With the prevalence of fake news the public seems less interested in truth than in reports that support what they would prefer to believe.

News Lies and Distortions

Based on email

" Fox News argued in the case that under the First Amendment they have the right to lie and deliberately distort news reports."

"I recently had my car worked on at this place where they had Fox News on in the waiting room.

...After listening for about an hour (I didn't have a choice) it's easy to see why so many people believe crazy, untrue things and why there is such a political divide in this country.

Why can't something be done....?"

>>Short answer: because it's legal for a news organization to knowingly lie and distort the truth.

FOX News was taken to court over just such an issue.

It was a whistle-blowing case and, interestingly, Fox lawyers won, not by trying to prove the truth of the documentary at the center of the case, but by maintaining that they have a legal right to broadcast things that are untrue.

In February 2003, a Florida Court of Appeals unanimously agreed with the Fox News assertion that there is no rule against distorting or falsifying broadcast news in the United States.

This is both a fascinating and disturbing case.

Two award-winning reporters had sued Fox for firing them after they repeatedly refused to water down the hazards of Monsanto's genetically engineered Bovine Growth Hormone (rBGH or rBST) for which there was ample professional documentation from multiple countries. See footnotes for more information.

>>FOX News is very popular and, as you point out, this is why so many people believe things that have been proven false. And this is undoubtedly why Fox News listeners tend to hold false beliefs about some key issues of the day.**

But, the reporters' right not to damage their professional reputations by being forced by an employer (pressured by  multi-billion dollar corporations) to write false stories seems like another issue. The Florida court did not support the reporters' right.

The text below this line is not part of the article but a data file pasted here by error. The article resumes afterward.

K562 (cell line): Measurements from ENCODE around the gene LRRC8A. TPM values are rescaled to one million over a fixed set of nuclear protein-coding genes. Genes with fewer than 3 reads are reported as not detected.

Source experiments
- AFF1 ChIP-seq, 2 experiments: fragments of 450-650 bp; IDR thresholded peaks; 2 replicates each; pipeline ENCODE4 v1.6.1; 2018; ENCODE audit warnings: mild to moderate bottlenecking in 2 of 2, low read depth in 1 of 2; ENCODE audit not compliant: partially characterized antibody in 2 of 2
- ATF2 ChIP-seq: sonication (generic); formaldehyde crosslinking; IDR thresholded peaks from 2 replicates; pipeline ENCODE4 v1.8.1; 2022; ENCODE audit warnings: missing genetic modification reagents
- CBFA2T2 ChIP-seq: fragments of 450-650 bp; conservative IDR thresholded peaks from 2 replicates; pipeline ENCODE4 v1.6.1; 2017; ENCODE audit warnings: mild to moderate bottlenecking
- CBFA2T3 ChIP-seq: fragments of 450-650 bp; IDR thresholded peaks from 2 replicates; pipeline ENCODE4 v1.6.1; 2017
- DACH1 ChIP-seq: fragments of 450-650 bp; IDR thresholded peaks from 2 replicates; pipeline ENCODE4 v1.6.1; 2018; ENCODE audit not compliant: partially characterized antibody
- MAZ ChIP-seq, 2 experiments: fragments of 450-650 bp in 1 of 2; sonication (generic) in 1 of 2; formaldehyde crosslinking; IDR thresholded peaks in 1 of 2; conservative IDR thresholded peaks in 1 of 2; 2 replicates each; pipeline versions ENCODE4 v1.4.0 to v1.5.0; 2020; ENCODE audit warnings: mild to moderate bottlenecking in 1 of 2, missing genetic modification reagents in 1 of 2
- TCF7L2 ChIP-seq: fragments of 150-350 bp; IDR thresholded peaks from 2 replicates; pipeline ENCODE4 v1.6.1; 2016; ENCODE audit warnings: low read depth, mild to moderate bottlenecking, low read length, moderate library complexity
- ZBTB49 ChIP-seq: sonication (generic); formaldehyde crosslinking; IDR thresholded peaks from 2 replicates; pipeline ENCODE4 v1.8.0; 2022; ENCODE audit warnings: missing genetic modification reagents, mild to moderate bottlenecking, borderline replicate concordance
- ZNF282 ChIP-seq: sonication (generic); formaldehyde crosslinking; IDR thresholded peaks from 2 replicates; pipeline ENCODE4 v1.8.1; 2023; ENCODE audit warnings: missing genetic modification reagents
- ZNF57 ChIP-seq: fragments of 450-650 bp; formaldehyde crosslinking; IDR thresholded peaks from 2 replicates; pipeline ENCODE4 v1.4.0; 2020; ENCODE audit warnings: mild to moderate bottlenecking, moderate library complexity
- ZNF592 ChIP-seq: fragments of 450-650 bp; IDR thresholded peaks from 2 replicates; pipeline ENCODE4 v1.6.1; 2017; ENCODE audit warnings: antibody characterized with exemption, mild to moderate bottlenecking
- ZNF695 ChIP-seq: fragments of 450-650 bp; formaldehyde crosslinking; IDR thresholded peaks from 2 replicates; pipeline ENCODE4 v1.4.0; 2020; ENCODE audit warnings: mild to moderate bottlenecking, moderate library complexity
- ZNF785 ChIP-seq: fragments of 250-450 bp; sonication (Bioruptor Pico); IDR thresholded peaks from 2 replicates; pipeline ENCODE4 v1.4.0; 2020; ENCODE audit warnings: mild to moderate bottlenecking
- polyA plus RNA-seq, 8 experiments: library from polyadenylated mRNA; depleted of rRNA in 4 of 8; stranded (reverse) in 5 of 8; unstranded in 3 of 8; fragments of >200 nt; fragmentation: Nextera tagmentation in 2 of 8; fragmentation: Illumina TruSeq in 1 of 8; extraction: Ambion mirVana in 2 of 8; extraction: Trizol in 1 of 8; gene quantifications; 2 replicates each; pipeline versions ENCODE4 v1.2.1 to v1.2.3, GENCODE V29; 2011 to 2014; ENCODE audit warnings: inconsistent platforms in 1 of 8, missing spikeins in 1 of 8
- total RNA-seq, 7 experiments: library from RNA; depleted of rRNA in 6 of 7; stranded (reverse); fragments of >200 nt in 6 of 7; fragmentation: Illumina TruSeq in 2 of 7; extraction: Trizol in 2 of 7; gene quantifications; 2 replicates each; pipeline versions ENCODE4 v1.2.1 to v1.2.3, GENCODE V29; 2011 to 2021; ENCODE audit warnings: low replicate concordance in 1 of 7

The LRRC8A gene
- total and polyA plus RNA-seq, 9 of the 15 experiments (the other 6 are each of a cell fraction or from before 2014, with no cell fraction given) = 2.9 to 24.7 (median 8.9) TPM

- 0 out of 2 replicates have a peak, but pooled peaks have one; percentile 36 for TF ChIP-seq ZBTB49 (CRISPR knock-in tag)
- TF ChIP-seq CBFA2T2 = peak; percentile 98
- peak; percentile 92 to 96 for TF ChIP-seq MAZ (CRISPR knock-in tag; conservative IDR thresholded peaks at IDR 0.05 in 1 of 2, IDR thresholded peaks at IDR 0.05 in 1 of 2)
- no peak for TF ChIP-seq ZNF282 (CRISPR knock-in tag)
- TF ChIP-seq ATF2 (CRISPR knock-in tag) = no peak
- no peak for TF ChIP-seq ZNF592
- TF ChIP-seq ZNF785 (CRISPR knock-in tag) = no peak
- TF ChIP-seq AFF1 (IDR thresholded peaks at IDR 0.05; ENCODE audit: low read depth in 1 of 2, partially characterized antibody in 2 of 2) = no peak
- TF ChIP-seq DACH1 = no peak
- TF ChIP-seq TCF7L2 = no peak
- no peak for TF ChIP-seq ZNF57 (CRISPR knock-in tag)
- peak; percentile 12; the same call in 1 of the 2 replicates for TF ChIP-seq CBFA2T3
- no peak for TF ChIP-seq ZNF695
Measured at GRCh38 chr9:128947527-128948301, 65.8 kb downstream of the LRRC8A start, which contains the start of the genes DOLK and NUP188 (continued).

* A 10-minute documentary piece featuring the two principles in the case and what ensued can be found on YouTube:

In case that link doesn't work, it's at

This is distressing for any TV news professional or potential news professional to see but definitely worth viewing.

Also see He Who Has the Most Money Makes the Rules,

In case you want to look it up the case it's New World Communications of Tampa, Inc. d.b.a WTVT-TV (appellant) v. Jane Akre (appellee) case No. 2D01-529 of the District Court of Appeal of Florida, 2nd District.

**A University of Maryland study reported in late 2010 that the audience for Fox News was far less accurately informed about world and national events than the audiences of other news sources, especially public broadcasting.

The study found that there was a direct relationship between the amount of time spent watching Fox News and holding to false information on key issues of the day. 

No partisan divide was found. People who watched Fox, and voted Democratic were just as likely to be incorrect on major issues as the Fox viewers who voted Republican. 

A 2012 study reported at and noted in The Week news magazine (July 2012) found that 63% of Republicans (the primary listeners and viewers of Fox News) believe that Iraq had weapons of mass destruction. Of those, 64% believed that President Obama was not born in the United States.

Although numerous sources have clearly shown both beliefs to be false, many people still have a personal and political need to believe them.

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